However, the elderly homeless have it especially rough. The physical, psychological, and social conditions of this group are considerably worse than those of the general population and even of the homeless population at-large, as they are more isolated from society and less able to withstand the conditions of life on the streets or in shelters. Thus, homeless individuals aged 50 and over have mortality rates that are three to four times higher than the general population. Of course, the homeless population generally contends with health and psychological conditions that are worse than those of the general population. For example, one-third to over one-half of homeless adults are estimated to suffer from serious mental illness, including depression, substance abuse, schizophrenia, and personality disorders. Life on the streets only exacerbates the health problems of the elderly. One study found that 90% of elderly homeless had at least one chronic medical condition, compared with 48% for younger homeless people. Thus, those with chronic health conditions, such as diabetes and heart conditions, have less access to medical care, proper nutrition, and medication. In addition, they suffer from serious stress that renders them more vulnerable to falls and cognitive impairment, such as dementia. Many elderly homeless people cycle through repeating periods of time on the streets, followed by periods of institutionalization in nursing homes or psychiatric hospitals.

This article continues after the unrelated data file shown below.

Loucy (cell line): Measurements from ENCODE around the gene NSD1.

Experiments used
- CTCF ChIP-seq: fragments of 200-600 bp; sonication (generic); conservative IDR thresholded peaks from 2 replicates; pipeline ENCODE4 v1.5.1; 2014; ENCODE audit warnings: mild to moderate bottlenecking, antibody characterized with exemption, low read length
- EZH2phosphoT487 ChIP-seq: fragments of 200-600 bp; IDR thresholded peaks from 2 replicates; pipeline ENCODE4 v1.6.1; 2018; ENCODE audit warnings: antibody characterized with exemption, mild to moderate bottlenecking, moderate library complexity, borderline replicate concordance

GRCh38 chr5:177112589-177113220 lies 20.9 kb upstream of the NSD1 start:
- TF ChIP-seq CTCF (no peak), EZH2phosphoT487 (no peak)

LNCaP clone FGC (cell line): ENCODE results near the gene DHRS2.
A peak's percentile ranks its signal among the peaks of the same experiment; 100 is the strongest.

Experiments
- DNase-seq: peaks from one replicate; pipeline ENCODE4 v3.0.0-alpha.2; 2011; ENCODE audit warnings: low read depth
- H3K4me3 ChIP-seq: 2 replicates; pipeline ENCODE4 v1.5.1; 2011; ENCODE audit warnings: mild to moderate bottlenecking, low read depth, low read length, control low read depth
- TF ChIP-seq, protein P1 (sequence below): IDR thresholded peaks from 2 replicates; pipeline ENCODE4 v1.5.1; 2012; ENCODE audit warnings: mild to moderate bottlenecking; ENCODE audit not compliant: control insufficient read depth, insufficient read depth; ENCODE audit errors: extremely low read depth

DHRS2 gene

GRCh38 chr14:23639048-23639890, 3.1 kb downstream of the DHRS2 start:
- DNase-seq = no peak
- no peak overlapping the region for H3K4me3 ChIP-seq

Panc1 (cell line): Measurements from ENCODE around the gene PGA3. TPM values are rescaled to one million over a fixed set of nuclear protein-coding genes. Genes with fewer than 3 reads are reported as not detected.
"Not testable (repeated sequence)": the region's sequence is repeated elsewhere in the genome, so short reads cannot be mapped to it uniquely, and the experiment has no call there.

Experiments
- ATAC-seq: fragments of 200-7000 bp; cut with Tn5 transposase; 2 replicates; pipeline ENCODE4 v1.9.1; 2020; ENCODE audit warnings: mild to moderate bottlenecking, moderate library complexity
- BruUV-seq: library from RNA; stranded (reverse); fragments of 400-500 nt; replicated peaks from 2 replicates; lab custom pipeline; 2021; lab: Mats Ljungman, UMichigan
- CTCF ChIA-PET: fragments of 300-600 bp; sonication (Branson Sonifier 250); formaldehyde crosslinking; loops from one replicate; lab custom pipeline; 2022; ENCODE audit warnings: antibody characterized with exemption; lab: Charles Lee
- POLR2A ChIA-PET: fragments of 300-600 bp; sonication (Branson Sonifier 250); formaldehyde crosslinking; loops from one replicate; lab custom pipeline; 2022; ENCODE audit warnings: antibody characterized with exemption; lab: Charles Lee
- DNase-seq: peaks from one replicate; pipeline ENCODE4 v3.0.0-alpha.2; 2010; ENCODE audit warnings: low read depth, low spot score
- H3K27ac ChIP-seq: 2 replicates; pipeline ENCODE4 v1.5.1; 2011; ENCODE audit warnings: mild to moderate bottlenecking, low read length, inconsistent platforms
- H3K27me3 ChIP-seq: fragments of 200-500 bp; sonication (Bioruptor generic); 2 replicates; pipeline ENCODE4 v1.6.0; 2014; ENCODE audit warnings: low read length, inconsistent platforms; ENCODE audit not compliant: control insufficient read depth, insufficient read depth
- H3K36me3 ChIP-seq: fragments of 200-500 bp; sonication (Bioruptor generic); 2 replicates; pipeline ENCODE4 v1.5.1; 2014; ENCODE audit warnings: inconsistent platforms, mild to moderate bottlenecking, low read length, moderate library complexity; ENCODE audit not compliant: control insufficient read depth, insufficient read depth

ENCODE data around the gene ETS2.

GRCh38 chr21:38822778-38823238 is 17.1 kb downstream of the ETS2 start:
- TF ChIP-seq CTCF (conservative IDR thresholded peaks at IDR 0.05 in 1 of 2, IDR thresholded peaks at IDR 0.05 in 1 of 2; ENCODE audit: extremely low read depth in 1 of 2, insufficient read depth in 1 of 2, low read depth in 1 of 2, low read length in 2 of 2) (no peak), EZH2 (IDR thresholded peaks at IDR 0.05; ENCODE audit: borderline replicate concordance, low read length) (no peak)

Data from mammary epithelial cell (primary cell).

The rates of mental illness and substance abuse among the elderly homeless are particularly high, yet there is a paucity of services available to address these problems. In one study, 50% of older homeless people had histories of substance dependence or other mental health issues, though this was considerably lower than the rate for younger homeless. Older men are more likely to present with alcohol abuse problems, while older women are more likely to present with mental health problems, and older men are more likely to experience longer spells of chronic homelessness.